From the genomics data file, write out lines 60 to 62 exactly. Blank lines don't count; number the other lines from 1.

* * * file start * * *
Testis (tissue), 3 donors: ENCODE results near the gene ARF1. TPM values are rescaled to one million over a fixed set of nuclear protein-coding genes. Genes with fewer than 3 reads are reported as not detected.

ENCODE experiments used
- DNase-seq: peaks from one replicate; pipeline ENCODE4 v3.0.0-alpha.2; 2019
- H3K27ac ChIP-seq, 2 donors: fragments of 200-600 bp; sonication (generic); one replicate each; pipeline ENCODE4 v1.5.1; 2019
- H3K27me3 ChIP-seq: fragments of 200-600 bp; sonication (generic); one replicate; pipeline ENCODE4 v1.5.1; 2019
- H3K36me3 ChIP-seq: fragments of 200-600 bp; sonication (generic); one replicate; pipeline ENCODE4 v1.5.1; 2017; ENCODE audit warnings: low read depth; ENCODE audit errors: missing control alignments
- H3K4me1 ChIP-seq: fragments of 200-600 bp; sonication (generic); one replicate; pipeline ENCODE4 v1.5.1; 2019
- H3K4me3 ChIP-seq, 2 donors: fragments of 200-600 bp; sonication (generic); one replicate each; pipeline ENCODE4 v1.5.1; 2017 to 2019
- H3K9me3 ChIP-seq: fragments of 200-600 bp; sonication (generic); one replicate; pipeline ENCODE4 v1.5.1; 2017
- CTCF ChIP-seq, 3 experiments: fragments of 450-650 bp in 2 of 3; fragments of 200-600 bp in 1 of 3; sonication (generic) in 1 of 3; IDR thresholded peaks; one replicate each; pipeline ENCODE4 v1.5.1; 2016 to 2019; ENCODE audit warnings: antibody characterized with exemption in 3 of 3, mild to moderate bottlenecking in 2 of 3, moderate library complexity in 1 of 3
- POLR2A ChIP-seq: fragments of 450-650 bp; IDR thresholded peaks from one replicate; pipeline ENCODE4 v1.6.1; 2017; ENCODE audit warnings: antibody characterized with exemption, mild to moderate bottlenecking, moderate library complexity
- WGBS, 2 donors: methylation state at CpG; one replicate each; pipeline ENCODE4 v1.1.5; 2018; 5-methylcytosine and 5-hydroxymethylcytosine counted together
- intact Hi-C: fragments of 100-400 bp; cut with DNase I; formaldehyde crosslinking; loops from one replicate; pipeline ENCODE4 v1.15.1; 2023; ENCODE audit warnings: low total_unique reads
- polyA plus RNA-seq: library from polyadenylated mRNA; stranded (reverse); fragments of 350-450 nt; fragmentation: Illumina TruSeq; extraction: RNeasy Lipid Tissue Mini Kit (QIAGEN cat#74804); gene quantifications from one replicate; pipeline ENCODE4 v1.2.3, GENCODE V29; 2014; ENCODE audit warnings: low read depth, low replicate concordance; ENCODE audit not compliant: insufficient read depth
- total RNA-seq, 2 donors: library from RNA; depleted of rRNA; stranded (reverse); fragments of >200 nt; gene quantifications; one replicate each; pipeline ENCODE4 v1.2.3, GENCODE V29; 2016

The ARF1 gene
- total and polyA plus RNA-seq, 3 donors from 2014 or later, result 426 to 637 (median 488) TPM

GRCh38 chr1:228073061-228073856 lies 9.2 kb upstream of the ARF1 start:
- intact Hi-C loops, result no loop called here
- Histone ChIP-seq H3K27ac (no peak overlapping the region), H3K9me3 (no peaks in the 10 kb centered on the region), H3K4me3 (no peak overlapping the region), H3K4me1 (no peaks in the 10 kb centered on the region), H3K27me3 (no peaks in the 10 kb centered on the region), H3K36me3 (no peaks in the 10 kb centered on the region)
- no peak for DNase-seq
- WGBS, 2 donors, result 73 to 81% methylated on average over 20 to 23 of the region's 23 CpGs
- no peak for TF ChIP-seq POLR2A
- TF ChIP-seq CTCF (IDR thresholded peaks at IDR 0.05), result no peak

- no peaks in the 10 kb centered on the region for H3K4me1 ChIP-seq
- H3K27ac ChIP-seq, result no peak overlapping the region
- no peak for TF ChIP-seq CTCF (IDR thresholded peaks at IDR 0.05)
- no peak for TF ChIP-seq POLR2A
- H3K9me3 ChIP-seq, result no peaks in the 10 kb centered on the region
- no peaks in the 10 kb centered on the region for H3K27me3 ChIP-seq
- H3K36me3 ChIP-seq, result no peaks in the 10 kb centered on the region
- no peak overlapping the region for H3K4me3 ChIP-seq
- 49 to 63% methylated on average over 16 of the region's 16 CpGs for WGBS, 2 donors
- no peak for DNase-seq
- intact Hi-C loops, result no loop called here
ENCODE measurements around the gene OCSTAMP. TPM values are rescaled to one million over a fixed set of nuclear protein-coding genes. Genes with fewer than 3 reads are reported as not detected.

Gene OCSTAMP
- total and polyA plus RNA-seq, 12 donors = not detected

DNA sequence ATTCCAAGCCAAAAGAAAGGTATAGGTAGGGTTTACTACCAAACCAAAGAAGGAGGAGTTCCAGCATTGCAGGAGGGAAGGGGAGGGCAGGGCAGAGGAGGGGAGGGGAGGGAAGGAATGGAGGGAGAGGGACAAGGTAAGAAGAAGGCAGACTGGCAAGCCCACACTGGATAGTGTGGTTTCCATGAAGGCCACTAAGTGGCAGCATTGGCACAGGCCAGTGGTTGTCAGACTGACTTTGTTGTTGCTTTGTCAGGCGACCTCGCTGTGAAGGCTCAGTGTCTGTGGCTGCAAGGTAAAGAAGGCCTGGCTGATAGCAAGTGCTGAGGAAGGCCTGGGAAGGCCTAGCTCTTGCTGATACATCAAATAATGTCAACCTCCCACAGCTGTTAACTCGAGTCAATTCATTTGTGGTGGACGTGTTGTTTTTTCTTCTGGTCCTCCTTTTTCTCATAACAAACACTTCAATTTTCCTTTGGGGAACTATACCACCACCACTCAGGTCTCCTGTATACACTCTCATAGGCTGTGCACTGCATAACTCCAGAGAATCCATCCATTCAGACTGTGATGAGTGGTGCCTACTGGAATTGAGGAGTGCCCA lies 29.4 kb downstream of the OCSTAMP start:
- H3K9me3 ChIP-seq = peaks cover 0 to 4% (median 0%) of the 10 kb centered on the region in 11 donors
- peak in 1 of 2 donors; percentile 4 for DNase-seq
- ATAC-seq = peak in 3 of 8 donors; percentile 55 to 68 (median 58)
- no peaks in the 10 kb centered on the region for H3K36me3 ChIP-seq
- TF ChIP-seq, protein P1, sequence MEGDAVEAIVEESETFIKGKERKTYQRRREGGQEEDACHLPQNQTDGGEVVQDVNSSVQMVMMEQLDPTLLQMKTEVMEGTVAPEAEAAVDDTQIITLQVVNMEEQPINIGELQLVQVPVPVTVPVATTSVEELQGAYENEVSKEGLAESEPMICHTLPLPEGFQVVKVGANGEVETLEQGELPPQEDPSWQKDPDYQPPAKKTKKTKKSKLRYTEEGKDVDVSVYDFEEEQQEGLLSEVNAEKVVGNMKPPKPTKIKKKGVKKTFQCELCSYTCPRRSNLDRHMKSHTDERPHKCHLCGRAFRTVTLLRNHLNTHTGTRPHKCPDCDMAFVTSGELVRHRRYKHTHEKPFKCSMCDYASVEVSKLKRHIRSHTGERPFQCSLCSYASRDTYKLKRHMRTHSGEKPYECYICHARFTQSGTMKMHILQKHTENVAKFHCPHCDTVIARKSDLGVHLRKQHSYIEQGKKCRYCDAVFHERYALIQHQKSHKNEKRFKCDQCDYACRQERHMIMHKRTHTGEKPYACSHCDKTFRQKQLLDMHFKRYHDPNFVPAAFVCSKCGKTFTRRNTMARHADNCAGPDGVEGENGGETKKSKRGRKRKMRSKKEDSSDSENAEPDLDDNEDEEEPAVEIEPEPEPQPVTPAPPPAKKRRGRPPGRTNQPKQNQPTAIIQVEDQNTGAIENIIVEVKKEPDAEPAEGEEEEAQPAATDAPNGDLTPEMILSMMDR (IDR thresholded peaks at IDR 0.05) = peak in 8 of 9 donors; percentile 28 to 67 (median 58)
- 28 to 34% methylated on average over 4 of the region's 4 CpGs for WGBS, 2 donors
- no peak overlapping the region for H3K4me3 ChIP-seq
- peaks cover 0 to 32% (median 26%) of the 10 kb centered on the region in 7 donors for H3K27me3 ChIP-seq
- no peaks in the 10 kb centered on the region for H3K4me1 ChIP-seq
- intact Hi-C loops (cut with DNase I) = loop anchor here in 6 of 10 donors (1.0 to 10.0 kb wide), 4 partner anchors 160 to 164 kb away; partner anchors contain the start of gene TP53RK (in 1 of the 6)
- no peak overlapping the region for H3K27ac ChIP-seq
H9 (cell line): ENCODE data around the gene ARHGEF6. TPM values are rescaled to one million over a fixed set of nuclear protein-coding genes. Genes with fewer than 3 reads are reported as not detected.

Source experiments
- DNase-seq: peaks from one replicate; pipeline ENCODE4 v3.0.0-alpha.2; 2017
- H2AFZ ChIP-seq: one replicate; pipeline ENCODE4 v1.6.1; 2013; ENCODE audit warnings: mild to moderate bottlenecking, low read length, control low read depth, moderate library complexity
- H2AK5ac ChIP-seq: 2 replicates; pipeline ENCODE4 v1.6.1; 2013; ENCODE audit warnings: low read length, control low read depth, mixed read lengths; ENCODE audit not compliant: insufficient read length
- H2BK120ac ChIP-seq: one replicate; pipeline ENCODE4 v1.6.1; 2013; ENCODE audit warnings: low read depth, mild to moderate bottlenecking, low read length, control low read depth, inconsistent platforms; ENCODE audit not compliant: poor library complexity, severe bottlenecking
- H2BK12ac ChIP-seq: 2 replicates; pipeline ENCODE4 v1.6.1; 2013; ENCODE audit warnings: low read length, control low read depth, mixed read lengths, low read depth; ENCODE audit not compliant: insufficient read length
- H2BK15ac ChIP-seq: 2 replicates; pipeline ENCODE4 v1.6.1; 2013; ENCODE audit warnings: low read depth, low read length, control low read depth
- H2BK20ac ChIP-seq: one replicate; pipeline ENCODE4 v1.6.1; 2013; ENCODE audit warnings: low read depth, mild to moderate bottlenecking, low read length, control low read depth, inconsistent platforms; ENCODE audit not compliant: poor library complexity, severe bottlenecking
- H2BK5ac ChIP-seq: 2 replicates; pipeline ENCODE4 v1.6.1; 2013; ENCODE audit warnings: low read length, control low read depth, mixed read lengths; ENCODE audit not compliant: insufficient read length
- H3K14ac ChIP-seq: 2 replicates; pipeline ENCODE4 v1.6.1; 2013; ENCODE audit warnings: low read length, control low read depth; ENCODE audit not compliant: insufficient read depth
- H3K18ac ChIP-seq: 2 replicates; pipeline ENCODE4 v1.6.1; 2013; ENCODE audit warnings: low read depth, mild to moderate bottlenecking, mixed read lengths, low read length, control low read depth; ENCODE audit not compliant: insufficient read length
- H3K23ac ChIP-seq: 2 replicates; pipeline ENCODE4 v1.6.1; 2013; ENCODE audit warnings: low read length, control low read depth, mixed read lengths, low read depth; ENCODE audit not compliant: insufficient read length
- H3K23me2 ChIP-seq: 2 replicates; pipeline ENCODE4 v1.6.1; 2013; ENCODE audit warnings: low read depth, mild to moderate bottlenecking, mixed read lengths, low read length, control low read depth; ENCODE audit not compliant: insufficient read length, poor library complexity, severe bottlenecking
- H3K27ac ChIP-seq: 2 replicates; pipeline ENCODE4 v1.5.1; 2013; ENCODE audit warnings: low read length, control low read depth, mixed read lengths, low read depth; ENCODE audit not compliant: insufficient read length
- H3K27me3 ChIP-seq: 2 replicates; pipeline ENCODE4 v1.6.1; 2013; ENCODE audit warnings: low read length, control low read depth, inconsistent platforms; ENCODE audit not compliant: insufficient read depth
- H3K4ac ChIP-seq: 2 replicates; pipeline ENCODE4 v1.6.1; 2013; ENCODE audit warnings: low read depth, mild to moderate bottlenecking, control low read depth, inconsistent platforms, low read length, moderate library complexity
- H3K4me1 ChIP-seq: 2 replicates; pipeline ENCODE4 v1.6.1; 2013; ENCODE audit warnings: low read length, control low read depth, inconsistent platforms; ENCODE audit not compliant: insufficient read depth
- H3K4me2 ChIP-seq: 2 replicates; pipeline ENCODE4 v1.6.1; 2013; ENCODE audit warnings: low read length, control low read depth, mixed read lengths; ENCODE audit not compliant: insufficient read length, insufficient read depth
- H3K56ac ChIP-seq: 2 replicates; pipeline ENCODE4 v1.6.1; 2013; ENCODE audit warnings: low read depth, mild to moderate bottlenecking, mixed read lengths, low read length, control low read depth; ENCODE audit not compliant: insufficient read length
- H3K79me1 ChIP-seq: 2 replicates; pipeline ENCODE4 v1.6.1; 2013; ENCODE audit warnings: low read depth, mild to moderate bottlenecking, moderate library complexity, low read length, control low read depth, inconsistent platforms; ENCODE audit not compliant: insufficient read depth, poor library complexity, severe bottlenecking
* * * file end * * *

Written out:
- H2BK5ac ChIP-seq: 2 replicates; pipeline ENCODE4 v1.6.1; 2013; ENCODE audit warnings: low read length, control low read depth, mixed read lengths; ENCODE audit not compliant: insufficient read length
- H3K14ac ChIP-seq: 2 replicates; pipeline ENCODE4 v1.6.1; 2013; ENCODE audit warnings: low read length, control low read depth; ENCODE audit not compliant: insufficient read depth
- H3K18ac ChIP-seq: 2 replicates; pipeline ENCODE4 v1.6.1; 2013; ENCODE audit warnings: low read depth, mild to moderate bottlenecking, mixed read lengths, low read length, control low read depth; ENCODE audit not compliant: insufficient read length